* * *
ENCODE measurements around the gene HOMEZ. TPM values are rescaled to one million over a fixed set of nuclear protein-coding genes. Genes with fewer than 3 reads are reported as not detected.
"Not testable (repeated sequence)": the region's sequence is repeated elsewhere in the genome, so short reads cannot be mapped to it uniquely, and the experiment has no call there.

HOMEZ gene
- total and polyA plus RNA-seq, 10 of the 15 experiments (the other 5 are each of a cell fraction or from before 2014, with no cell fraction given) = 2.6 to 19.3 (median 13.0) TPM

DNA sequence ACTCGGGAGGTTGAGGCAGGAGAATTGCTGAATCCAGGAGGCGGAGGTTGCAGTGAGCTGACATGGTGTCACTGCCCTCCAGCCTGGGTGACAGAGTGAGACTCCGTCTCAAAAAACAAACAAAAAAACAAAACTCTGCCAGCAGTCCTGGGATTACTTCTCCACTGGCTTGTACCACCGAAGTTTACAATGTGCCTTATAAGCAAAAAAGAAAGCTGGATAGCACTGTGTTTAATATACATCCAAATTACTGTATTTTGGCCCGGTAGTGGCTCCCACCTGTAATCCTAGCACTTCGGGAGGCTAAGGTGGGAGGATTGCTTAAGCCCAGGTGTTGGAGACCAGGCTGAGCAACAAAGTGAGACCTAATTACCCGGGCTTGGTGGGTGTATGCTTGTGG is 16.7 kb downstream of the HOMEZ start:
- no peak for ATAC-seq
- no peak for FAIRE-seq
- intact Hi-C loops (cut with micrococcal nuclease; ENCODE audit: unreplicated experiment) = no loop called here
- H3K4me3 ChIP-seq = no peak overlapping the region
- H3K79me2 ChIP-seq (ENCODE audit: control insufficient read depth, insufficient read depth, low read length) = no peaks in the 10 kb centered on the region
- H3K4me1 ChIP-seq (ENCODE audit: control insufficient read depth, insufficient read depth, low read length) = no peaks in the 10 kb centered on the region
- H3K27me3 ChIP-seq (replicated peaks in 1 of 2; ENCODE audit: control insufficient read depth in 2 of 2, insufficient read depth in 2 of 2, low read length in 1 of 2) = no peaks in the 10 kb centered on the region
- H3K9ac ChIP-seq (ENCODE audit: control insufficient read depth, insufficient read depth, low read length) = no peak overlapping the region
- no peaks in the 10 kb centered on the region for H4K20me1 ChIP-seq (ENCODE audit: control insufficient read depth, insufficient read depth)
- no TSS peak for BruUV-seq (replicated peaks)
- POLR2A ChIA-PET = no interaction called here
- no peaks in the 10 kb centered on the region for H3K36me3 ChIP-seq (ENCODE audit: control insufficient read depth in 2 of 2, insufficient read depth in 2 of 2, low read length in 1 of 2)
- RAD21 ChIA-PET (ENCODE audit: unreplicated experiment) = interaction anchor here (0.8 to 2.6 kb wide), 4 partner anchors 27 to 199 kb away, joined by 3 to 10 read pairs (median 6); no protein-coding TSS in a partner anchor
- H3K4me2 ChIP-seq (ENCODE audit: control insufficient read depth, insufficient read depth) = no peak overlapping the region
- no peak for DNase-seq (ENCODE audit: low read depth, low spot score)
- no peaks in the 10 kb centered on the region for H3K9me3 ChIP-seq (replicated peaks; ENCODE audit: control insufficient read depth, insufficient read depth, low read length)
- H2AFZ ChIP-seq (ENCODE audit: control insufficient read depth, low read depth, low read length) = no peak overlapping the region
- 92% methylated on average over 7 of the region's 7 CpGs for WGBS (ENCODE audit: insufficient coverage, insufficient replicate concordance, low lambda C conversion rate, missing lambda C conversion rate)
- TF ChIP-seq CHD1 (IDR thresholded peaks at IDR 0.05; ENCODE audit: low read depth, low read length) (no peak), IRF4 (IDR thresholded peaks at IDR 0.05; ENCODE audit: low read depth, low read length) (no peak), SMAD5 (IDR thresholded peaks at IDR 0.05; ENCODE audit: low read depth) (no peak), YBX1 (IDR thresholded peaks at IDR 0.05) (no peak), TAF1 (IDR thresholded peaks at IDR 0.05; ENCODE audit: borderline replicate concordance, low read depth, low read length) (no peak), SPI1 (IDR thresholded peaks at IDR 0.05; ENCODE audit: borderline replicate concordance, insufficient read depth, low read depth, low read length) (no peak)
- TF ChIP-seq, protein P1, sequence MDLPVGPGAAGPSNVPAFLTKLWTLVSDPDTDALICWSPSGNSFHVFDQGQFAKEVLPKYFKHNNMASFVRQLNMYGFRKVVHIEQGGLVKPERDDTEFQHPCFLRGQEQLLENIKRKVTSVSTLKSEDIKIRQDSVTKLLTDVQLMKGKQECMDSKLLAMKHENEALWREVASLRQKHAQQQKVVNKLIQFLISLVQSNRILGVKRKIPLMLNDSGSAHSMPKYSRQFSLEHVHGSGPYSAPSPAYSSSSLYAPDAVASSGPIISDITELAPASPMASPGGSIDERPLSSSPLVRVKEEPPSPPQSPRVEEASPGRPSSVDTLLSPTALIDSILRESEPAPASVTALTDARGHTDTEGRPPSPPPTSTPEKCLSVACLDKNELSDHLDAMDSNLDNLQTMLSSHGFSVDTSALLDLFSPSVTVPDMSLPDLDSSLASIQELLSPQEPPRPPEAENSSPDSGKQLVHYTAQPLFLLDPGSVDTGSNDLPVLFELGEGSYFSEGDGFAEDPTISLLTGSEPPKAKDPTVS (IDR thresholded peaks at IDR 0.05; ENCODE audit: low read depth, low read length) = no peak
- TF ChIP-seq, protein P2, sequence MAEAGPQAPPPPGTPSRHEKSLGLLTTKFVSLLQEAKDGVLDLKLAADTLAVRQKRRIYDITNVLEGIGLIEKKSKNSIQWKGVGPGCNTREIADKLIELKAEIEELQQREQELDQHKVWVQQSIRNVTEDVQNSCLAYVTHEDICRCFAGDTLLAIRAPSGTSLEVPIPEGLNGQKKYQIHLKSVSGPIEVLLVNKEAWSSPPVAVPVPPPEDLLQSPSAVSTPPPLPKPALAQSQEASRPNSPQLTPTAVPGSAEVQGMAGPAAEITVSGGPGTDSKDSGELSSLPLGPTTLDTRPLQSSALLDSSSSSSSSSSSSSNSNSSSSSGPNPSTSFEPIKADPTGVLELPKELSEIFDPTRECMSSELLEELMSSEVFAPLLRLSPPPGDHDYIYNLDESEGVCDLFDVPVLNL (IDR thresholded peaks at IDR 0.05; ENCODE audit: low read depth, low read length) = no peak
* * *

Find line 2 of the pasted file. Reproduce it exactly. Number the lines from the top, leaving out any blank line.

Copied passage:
"Not testable (repeated sequence)": the region's sequence is repeated elsewhere in the genome, so short reads cannot be mapped to it uniquely, and the experiment has no call there.